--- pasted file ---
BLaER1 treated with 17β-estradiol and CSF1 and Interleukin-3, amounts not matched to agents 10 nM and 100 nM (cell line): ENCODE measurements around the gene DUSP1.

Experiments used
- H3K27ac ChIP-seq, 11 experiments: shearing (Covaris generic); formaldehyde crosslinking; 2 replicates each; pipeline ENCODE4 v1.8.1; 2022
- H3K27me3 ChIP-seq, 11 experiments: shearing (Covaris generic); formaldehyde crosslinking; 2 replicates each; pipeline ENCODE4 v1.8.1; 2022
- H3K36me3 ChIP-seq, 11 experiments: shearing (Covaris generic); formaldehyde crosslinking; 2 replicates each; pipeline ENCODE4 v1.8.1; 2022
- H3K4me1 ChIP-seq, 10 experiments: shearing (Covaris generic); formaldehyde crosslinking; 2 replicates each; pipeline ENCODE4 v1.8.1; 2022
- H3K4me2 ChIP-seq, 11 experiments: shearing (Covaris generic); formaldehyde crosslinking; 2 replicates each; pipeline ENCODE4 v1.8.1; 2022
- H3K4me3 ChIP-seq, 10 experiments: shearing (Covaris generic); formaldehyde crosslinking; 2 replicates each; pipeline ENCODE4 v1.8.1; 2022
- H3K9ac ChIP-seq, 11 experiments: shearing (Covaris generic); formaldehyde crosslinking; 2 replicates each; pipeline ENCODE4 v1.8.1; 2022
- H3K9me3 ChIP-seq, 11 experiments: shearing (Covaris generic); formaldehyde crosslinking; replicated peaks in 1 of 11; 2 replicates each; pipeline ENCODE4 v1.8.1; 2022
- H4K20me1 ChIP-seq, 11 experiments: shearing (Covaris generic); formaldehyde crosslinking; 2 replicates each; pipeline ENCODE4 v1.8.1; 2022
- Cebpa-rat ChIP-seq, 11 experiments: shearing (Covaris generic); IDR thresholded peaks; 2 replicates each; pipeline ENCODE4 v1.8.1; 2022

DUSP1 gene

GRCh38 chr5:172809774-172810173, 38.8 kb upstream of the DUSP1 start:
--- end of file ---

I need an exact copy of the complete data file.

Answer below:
BLaER1 treated with 17β-estradiol and CSF1 and Interleukin-3, amounts not matched to agents 10 nM and 100 nM (cell line): ENCODE measurements around the gene DUSP1.

Experiments used
- H3K27ac ChIP-seq, 11 experiments: shearing (Covaris generic); formaldehyde crosslinking; 2 replicates each; pipeline ENCODE4 v1.8.1; 2022
- H3K27me3 ChIP-seq, 11 experiments: shearing (Covaris generic); formaldehyde crosslinking; 2 replicates each; pipeline ENCODE4 v1.8.1; 2022
- H3K36me3 ChIP-seq, 11 experiments: shearing (Covaris generic); formaldehyde crosslinking; 2 replicates each; pipeline ENCODE4 v1.8.1; 2022
- H3K4me1 ChIP-seq, 10 experiments: shearing (Covaris generic); formaldehyde crosslinking; 2 replicates each; pipeline ENCODE4 v1.8.1; 2022
- H3K4me2 ChIP-seq, 11 experiments: shearing (Covaris generic); formaldehyde crosslinking; 2 replicates each; pipeline ENCODE4 v1.8.1; 2022
- H3K4me3 ChIP-seq, 10 experiments: shearing (Covaris generic); formaldehyde crosslinking; 2 replicates each; pipeline ENCODE4 v1.8.1; 2022
- H3K9ac ChIP-seq, 11 experiments: shearing (Covaris generic); formaldehyde crosslinking; 2 replicates each; pipeline ENCODE4 v1.8.1; 2022
- H3K9me3 ChIP-seq, 11 experiments: shearing (Covaris generic); formaldehyde crosslinking; replicated peaks in 1 of 11; 2 replicates each; pipeline ENCODE4 v1.8.1; 2022
- H4K20me1 ChIP-seq, 11 experiments: shearing (Covaris generic); formaldehyde crosslinking; 2 replicates each; pipeline ENCODE4 v1.8.1; 2022
- Cebpa-rat ChIP-seq, 11 experiments: shearing (Covaris generic); IDR thresholded peaks; 2 replicates each; pipeline ENCODE4 v1.8.1; 2022

DUSP1 gene

GRCh38 chr5:172809774-172810173, 38.8 kb upstream of the DUSP1 start: